I have discovered that whatever patience I may have once had for students who think it's a reasonable strategy to try to deceive their way through "meeting" requirements in an ethics course has completely eroded. There's not a bit of it left, just a gaping hole where it used to be.
What's more, I think I came to the mistaken impression that I still had some patience in reserve largely due to my lack of inner shout-y-ness* about these students.
It turns out the inner shout-y-ness is gone because the part of me that regulates it has concluded that it's wasted energy. I cannot save adults who have decided to cheat at ethics for a grade. This is not to say I believe they cannot change -- just that I cannot change them. At least, not with the tools at my disposal.**
This realization leaves me feeling kind of sad.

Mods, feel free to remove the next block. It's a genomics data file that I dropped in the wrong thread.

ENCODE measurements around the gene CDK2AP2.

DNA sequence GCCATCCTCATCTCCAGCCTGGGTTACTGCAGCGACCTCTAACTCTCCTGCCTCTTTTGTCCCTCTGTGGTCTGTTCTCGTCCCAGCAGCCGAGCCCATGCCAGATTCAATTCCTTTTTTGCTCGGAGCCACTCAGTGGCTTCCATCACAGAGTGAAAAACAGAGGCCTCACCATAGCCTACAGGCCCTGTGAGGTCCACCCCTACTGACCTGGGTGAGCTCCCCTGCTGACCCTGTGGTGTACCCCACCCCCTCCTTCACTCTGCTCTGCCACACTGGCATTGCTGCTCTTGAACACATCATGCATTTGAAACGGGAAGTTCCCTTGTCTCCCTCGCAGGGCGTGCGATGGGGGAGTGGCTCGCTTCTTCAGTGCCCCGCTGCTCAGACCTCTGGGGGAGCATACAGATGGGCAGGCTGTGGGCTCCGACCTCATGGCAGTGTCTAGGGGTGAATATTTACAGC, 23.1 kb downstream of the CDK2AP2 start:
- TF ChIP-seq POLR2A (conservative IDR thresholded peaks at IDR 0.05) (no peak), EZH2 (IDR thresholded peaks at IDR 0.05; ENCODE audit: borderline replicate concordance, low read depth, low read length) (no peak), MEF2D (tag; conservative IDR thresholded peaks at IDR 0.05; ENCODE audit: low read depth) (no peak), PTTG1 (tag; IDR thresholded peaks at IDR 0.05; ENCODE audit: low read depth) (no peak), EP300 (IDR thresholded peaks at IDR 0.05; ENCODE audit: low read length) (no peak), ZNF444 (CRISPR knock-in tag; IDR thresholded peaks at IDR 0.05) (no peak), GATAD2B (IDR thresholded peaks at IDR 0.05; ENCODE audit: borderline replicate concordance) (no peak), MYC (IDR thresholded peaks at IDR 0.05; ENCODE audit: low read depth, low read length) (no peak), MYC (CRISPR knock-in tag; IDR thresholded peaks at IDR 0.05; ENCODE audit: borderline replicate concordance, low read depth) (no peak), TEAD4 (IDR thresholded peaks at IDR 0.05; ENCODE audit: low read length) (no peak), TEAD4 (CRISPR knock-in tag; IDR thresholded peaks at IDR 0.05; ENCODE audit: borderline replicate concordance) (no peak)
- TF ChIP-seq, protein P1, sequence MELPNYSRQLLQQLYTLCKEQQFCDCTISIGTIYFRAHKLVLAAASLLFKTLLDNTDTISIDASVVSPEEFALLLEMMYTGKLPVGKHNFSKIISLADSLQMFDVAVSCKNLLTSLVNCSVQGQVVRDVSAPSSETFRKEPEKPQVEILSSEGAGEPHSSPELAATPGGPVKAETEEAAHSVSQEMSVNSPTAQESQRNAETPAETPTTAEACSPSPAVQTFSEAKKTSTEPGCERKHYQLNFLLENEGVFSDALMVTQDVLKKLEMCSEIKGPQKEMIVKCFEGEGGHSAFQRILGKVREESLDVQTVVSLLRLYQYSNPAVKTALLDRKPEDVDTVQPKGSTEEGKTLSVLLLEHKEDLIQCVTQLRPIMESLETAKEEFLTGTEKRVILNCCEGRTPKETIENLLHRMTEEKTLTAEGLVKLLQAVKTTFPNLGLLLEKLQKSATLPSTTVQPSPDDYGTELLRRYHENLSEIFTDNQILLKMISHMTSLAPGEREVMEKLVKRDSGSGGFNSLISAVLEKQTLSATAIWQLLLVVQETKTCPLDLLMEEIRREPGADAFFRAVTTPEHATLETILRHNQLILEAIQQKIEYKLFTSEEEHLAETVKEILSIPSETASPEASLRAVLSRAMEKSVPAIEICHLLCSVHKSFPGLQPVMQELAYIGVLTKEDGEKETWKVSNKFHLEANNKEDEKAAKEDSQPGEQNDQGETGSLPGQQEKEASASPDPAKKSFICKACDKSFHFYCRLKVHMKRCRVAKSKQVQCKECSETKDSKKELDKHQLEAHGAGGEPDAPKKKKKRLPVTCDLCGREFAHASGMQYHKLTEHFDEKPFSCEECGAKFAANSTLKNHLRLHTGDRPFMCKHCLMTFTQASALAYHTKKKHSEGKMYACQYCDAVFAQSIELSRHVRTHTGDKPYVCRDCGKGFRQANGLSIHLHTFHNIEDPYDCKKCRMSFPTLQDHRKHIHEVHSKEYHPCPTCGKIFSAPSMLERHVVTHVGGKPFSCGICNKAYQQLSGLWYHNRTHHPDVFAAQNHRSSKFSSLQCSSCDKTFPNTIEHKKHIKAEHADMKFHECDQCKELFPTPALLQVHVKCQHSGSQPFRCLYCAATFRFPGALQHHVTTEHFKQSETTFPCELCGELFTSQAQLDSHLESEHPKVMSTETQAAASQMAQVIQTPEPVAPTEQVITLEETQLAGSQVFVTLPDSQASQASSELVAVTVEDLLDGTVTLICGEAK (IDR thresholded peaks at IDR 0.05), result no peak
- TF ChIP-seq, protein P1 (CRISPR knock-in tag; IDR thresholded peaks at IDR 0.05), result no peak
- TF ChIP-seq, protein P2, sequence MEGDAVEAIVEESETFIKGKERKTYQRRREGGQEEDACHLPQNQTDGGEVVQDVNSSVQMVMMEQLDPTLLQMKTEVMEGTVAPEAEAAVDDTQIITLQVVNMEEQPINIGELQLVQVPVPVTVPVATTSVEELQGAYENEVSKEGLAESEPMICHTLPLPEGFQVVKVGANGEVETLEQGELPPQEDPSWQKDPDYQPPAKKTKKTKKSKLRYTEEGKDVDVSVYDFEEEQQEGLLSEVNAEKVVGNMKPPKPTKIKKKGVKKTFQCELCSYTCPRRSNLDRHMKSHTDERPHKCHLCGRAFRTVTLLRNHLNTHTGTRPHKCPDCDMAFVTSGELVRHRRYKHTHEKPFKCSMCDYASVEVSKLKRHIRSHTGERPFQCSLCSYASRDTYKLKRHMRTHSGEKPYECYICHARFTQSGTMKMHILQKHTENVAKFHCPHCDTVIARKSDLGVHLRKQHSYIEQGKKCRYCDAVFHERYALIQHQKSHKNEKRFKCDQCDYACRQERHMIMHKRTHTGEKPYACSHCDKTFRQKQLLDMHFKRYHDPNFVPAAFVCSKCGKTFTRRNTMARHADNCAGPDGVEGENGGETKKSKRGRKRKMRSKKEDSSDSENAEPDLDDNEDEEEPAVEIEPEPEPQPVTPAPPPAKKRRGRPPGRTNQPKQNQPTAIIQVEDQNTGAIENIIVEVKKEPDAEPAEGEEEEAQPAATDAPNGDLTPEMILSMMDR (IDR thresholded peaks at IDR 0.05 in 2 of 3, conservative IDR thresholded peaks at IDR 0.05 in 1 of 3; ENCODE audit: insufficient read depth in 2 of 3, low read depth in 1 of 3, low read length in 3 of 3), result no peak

Also, I think it has changed my strategy with regards to setting explicit expectations (for example, specifying that students are only allowed to use class readings and notes, discussions with classmates, and their own wits on certain assignments, and that using any other materials for these assignments is forbidden), and then enforcing them with no wiggle-room. At this point, if a student specifies (in writing) that he or she understands the rules and agrees to follow them else fail the course and face administrative sanctions, I am going to treat that as an enforceable contract.
Because honestly, with a critical mass of students who do seem willing to conduct themselves ethically in an ethics class, it's probably better for everyone if I can remove the few who are not.
I only wish removing the bad actors didn't leave me feeling dead inside.
*Shout-y-ness is so a word.
**This is not an oblique request for a torture chamber. That's not really my scene.